Wat Jet Yot, Chiang Mai
Year of the Snake: This turned out to be one of the hardest temples for me to find. All I had was the name Wat Maha Potaram (also written Wat Botharam Maha Vihara). It wasn’t in any of my guidebooks. The people at the Tourist Authority of Thailand (TAT) didn’t know too. All I knew was that it was in Chiang Mai and it looked a bit like the famous Bodhgaya in India. I nearly gave up but decided to go back to the TAT office on my last day in the city. I was in luck. A local resident happened to be visiting the office at that time. She told me that it is on the northern highway loop and that it is better known by its nickname, Wat Jet Yot, or temple with the seven spires.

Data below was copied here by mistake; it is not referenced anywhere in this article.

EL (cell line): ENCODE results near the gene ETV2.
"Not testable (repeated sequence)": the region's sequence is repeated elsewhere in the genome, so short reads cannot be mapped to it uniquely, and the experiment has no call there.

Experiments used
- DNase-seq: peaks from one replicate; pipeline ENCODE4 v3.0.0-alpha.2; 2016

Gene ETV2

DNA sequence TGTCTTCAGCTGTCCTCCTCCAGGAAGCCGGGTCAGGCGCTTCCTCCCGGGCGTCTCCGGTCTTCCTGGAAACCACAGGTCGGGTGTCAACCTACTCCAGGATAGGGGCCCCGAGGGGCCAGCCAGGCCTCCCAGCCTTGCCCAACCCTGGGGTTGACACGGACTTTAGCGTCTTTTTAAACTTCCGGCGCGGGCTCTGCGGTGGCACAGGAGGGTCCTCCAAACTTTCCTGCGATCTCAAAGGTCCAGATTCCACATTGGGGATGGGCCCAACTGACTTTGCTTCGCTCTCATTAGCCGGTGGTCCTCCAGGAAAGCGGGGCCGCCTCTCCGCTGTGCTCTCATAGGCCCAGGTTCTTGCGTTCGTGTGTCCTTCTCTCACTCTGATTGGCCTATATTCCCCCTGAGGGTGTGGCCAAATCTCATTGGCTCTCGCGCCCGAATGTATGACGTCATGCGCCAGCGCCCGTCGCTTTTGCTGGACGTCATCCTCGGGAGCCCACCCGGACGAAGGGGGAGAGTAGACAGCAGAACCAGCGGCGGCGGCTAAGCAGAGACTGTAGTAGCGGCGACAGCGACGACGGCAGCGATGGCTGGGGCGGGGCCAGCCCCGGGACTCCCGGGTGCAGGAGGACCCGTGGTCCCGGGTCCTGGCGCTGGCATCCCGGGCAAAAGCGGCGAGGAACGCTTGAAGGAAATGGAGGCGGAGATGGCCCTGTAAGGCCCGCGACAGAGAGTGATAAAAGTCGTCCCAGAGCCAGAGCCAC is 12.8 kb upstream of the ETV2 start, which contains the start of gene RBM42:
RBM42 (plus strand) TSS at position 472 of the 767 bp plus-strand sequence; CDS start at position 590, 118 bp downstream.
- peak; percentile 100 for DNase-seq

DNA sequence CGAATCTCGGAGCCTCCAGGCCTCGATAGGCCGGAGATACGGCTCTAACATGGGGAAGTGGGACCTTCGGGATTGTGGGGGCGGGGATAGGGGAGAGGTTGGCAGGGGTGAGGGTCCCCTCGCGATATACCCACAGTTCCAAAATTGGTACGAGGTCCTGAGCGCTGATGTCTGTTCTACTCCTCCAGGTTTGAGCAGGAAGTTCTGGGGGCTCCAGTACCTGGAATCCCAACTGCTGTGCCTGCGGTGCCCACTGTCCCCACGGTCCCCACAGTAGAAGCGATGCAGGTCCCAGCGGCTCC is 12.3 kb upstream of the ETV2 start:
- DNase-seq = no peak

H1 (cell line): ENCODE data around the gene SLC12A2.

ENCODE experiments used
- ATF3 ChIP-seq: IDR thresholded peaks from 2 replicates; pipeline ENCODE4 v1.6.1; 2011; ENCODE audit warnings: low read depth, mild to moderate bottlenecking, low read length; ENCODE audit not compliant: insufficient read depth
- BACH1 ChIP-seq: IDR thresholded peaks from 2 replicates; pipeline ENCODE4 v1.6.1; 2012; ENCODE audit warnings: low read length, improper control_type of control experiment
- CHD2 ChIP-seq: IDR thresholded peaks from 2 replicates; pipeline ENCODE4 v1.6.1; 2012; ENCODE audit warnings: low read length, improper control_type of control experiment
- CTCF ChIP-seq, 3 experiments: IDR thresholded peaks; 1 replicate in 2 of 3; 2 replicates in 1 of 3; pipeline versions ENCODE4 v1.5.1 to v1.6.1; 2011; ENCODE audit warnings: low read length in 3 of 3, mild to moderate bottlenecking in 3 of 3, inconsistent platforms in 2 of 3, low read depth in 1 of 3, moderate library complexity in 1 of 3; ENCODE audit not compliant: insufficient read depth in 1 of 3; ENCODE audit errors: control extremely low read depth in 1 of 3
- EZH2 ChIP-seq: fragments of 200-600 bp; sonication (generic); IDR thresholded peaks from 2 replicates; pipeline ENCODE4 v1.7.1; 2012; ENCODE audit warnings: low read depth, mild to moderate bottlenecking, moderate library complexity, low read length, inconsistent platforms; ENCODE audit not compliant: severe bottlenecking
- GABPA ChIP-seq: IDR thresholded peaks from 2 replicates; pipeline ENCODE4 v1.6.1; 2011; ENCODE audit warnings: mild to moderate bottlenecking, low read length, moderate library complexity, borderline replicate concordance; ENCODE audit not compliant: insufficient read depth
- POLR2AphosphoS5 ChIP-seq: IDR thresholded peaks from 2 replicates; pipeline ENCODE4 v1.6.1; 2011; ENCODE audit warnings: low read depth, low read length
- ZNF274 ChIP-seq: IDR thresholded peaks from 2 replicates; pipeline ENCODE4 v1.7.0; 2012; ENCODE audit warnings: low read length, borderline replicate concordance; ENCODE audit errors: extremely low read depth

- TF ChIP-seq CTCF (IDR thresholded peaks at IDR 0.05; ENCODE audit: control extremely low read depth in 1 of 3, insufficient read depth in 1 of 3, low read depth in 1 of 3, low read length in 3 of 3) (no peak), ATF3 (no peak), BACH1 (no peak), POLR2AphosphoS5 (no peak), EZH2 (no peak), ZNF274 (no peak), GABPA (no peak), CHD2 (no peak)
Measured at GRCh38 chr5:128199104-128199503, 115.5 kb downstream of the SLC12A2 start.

Wat Jet Yot was built in the mid 15th Century. The seven spires represent the seven weeks that the Buddha spent in Bodhgaya before he went out to spread his teachings. The outside wall is decorated with a stucco relief of an assembly of angels. In the grounds there is a bodhi tree much like the one that the Buddha set under during his enlightenment. As well as being an important pilgrimage site for people born in the Year of the Snake, the temple is also the historical location for the eighth world seminar on the revision of the Tripitaka in 1477 A.D. If you cannot make it to Bodhgaya in India, then this temple is a good alternative.
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